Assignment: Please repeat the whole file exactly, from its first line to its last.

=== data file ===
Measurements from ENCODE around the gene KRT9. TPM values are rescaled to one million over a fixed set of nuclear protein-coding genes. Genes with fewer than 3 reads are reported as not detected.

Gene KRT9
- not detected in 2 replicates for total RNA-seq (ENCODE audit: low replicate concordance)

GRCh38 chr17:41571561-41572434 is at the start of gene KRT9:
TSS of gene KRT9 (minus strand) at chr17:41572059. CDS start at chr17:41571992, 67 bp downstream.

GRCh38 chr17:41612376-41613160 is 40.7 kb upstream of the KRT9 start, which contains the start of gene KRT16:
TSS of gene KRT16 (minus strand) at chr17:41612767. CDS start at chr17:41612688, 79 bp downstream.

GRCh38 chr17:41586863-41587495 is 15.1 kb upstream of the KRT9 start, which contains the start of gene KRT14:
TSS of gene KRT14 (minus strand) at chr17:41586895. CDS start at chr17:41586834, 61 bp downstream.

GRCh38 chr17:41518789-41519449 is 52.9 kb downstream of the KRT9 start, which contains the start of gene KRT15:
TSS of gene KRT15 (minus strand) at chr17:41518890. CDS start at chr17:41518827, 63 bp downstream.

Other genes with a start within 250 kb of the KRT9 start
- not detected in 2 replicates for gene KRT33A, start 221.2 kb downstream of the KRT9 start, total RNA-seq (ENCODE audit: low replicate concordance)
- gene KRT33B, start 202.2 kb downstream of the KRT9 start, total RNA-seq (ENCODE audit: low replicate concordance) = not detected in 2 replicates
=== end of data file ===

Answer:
Measurements from ENCODE around the gene KRT9. TPM values are rescaled to one million over a fixed set of nuclear protein-coding genes. Genes with fewer than 3 reads are reported as not detected.

Gene KRT9
- not detected in 2 replicates for total RNA-seq (ENCODE audit: low replicate concordance)

GRCh38 chr17:41571561-41572434 is at the start of gene KRT9:
TSS of gene KRT9 (minus strand) at chr17:41572059. CDS start at chr17:41571992, 67 bp downstream.

GRCh38 chr17:41612376-41613160 is 40.7 kb upstream of the KRT9 start, which contains the start of gene KRT16:
TSS of gene KRT16 (minus strand) at chr17:41612767. CDS start at chr17:41612688, 79 bp downstream.

GRCh38 chr17:41586863-41587495 is 15.1 kb upstream of the KRT9 start, which contains the start of gene KRT14:
TSS of gene KRT14 (minus strand) at chr17:41586895. CDS start at chr17:41586834, 61 bp downstream.

GRCh38 chr17:41518789-41519449 is 52.9 kb downstream of the KRT9 start, which contains the start of gene KRT15:
TSS of gene KRT15 (minus strand) at chr17:41518890. CDS start at chr17:41518827, 63 bp downstream.

Other genes with a start within 250 kb of the KRT9 start
- not detected in 2 replicates for gene KRT33A, start 221.2 kb downstream of the KRT9 start, total RNA-seq (ENCODE audit: low replicate concordance)
- gene KRT33B, start 202.2 kb downstream of the KRT9 start, total RNA-seq (ENCODE audit: low replicate concordance) = not detected in 2 replicates